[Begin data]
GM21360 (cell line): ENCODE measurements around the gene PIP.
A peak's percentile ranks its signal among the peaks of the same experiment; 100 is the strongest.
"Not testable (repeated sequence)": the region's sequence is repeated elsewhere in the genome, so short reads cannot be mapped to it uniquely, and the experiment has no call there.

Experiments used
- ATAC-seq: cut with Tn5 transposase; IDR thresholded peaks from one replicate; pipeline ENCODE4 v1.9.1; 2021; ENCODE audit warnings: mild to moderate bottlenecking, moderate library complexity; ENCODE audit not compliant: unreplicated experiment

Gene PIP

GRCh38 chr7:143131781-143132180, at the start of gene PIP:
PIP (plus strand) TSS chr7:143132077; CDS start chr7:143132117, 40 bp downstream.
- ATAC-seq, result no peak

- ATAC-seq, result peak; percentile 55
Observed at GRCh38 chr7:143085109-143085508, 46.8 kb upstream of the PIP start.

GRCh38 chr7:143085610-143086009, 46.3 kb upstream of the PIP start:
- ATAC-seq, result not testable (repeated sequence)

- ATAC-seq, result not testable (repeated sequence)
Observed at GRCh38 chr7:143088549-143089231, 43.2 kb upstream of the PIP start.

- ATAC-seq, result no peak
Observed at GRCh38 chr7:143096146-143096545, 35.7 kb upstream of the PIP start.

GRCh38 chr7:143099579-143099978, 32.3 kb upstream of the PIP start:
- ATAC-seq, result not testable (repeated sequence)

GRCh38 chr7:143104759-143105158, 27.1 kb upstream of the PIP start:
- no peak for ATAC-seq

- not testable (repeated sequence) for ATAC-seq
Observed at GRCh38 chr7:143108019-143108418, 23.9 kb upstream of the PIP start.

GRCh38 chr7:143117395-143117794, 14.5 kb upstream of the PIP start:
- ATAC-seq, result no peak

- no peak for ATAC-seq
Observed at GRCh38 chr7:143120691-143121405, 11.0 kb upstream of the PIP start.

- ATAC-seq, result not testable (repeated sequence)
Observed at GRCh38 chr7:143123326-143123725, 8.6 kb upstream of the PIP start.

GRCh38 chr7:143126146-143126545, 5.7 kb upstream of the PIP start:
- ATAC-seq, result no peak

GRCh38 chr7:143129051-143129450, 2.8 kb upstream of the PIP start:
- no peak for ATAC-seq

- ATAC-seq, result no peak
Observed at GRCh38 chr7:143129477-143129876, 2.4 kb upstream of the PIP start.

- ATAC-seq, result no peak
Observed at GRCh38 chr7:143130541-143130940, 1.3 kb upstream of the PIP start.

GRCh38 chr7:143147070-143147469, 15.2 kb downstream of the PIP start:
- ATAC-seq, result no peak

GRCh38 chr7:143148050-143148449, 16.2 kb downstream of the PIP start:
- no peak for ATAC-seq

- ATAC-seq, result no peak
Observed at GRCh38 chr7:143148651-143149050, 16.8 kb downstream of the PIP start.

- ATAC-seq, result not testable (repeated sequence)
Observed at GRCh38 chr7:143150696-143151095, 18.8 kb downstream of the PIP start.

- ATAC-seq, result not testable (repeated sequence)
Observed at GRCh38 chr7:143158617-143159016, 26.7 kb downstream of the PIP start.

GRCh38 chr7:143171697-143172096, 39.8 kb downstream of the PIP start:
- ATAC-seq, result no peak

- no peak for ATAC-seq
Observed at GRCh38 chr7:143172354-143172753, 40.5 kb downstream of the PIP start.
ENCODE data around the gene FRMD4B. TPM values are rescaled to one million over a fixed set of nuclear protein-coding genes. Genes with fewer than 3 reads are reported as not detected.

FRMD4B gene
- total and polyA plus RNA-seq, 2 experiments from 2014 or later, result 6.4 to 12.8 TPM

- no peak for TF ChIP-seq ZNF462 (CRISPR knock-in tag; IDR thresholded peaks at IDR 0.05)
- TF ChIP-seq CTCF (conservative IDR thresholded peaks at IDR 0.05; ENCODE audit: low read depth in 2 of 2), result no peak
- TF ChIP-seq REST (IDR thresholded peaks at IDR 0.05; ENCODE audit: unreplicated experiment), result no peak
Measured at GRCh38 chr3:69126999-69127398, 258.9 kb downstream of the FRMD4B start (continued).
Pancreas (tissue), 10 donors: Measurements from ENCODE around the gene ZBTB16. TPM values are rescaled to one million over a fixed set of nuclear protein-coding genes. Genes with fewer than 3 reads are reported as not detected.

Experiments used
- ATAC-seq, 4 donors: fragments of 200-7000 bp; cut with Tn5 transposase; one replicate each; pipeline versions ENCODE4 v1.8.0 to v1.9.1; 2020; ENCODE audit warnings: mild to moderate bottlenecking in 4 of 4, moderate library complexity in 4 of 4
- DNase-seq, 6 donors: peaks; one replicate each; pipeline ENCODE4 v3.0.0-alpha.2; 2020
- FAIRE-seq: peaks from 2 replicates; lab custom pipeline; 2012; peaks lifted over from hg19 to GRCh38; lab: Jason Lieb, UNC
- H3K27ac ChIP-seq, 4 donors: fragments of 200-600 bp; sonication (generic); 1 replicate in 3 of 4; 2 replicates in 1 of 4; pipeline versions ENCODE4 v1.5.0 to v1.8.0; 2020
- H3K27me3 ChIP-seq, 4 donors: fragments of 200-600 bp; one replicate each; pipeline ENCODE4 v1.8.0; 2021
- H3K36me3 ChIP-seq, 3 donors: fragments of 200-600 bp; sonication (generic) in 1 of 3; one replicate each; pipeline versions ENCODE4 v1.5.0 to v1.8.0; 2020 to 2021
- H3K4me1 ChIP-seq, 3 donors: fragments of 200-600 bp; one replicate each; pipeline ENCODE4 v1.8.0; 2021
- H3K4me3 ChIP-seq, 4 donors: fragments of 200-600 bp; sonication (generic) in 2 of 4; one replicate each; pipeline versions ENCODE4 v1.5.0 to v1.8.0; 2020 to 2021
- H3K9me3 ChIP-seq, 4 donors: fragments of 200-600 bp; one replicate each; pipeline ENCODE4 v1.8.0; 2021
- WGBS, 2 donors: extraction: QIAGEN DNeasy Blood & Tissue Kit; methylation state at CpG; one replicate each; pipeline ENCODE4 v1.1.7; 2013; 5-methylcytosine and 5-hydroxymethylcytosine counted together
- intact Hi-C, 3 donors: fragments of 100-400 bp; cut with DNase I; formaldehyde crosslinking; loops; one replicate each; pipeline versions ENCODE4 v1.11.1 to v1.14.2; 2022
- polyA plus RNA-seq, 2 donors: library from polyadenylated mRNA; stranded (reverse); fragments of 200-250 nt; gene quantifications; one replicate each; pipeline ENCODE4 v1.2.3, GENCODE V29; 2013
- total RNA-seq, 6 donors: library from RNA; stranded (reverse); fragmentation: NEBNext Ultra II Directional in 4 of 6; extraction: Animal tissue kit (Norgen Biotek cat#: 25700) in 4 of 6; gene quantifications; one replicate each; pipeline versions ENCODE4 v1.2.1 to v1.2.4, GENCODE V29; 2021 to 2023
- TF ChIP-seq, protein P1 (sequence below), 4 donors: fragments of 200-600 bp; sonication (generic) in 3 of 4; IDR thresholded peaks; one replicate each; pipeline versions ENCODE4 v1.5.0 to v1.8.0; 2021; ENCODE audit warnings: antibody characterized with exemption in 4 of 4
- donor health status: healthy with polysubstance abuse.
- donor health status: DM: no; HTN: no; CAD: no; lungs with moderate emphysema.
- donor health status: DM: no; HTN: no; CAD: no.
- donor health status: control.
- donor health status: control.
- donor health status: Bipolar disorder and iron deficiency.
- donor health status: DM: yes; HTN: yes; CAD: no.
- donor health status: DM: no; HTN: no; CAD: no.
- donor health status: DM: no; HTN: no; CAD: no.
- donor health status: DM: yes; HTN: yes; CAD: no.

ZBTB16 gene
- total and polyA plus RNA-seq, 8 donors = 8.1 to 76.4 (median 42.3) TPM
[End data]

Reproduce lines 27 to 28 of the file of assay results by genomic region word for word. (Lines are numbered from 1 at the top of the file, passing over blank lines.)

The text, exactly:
Observed at GRCh38 chr7:143120691-143121405, 11.0 kb upstream of the PIP start.

- ATAC-seq, result not testable (repeated sequence)